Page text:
Many people know that every year a professional and accomplished poet is selected to be the ambassador of poetry for our country. The title given is Poet Laureate of the United States. But how many of us knew that recently—four years ago, to be exact—a new annual poetry position was created dedicated to children’s poetry?
The Poetry Foundation, an organization that promotes poetry through publications, public programs, and various awards, created the post of Children’s Poet Laureate to “raise awareness that children have a natural receptivity to poetry and are its most appreciative audience, especially when poems are written specifically for them.” This year’s Children’s Poet Laureate has just been chosen, and his name is Ken Nesbitt.
Ken Nesbitt worked for many years as a computer programmer, but found himself writing poems in the middle of the night when he was restless. The poems tended to be silly, humorous, and wildly imaginative—perhaps drawing inspiration from the dream hours and mindscapes of sleeplessness. Eventually, he would fill many books with these children’s poems and gain a devoted following of readers. He states that he wants “to get kids excited about reading and have as much fun with books as is humanly possible.” He goes on to say that, “children’s poetry can distill an idea or an emotion into a short and memorable package that can broaden a child’s perspective on the world.”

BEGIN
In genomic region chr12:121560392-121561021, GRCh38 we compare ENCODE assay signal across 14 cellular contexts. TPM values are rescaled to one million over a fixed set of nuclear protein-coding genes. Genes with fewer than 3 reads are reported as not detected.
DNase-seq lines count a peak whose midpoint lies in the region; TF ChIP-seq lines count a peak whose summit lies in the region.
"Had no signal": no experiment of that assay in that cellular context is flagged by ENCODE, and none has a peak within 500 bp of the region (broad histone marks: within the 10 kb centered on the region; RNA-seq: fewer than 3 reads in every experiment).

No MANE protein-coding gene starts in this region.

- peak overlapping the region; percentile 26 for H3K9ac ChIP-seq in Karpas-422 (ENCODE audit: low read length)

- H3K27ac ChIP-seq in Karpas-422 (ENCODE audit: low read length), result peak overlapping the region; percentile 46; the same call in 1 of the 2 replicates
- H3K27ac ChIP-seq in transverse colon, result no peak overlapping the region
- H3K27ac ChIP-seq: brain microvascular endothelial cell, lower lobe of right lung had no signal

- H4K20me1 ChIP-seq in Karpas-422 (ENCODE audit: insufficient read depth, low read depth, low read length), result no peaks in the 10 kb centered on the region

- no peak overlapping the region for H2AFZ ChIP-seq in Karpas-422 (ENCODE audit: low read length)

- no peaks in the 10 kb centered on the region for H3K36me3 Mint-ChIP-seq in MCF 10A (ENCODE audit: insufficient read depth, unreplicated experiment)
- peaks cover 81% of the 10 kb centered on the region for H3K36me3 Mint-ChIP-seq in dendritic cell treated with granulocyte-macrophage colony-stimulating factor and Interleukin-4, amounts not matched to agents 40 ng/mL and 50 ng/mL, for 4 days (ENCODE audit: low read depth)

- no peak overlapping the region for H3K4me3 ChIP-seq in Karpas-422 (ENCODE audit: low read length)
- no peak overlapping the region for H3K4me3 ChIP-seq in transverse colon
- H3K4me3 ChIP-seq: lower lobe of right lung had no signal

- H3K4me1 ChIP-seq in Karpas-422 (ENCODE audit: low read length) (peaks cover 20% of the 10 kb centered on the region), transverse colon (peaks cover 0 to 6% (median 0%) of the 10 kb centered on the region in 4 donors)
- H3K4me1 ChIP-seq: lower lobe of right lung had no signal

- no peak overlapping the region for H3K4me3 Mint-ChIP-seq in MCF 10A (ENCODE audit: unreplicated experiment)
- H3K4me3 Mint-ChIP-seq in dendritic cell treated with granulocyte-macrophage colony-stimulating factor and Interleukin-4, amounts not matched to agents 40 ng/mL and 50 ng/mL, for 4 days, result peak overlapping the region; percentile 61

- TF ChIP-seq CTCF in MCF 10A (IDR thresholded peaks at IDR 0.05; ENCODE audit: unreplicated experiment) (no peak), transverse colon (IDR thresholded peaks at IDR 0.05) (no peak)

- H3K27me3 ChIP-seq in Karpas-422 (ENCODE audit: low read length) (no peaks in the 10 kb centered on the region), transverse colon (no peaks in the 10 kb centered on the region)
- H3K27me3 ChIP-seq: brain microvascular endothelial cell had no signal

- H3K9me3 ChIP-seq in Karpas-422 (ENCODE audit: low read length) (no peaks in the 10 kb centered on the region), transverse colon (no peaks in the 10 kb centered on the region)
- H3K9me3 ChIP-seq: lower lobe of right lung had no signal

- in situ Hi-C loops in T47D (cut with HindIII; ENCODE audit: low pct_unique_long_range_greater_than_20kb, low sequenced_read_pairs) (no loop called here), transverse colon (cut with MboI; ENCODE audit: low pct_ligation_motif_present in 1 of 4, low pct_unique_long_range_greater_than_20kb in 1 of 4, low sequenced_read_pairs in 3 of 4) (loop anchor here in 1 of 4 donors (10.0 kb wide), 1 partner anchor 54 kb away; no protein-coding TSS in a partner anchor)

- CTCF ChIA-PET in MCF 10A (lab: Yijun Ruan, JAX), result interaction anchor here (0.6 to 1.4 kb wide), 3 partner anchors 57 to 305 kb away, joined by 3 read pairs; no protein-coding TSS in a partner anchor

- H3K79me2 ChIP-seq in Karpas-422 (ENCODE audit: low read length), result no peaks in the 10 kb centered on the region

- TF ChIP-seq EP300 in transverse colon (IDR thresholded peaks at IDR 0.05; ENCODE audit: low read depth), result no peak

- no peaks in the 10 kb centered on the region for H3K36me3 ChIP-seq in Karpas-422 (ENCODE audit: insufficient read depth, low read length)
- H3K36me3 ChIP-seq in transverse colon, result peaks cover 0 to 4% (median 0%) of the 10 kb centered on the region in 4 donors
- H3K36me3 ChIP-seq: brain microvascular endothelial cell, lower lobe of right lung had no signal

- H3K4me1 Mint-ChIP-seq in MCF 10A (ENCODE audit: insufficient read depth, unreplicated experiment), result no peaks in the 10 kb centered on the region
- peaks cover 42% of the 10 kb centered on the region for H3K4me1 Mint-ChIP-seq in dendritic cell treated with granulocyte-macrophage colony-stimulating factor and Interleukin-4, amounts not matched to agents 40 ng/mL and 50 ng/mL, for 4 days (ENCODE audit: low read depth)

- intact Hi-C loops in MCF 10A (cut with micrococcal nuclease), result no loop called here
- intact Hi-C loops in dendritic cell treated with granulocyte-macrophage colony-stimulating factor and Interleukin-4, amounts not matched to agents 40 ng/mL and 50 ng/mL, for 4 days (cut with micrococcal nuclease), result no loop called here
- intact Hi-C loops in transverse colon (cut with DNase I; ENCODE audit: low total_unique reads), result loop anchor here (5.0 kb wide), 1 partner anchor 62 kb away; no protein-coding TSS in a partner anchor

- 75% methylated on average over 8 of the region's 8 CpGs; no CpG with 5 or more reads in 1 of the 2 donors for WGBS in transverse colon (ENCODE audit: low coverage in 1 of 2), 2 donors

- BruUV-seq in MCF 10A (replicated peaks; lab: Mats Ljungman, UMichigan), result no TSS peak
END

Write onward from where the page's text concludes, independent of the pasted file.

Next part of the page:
Here are two of his poems:
I Think I’m Related to Bigfoot
I think I’m related to Bigfoot,
though nothing has ever been proved.
I sort of suspect he’s a cousin,
just seven or eight times removed.
It’s not that I’m apelike or hairy.
It isn’t the size of my feet.
It’s more on account of my family.
We’re all fairly far from petite.
My sister is kind of a Bigmouth.
My brother could go by Bigsmelly.
My mother is known for her Bighair.
My father? You guessed it: Bigbelly.
And as for myself, I’m attractive.
You might even call me a cutie,
except for one obvious feature…
my family all call me Bigbootie.
Swimming in the swimming pool
is where I like to “B,”
wearing underwater goggles
so that I can “C.”
Yesterday, before I swam,
I drank a cup of “T.”
Now the pool’s a “swimming ool”
Because I took a “P.”
If you are looking for some fun children’s poetry, check out more of Ken Nesbitt’s work. It is sure to put a smile on a young person’s face.
Address poem submissions and correspondence to: email@example.com or Neil Carpathios, Shawnee State University, Dept. of English & Humanities, 940 Second Street, Portsmouth, OH 45662. (740-351-3478).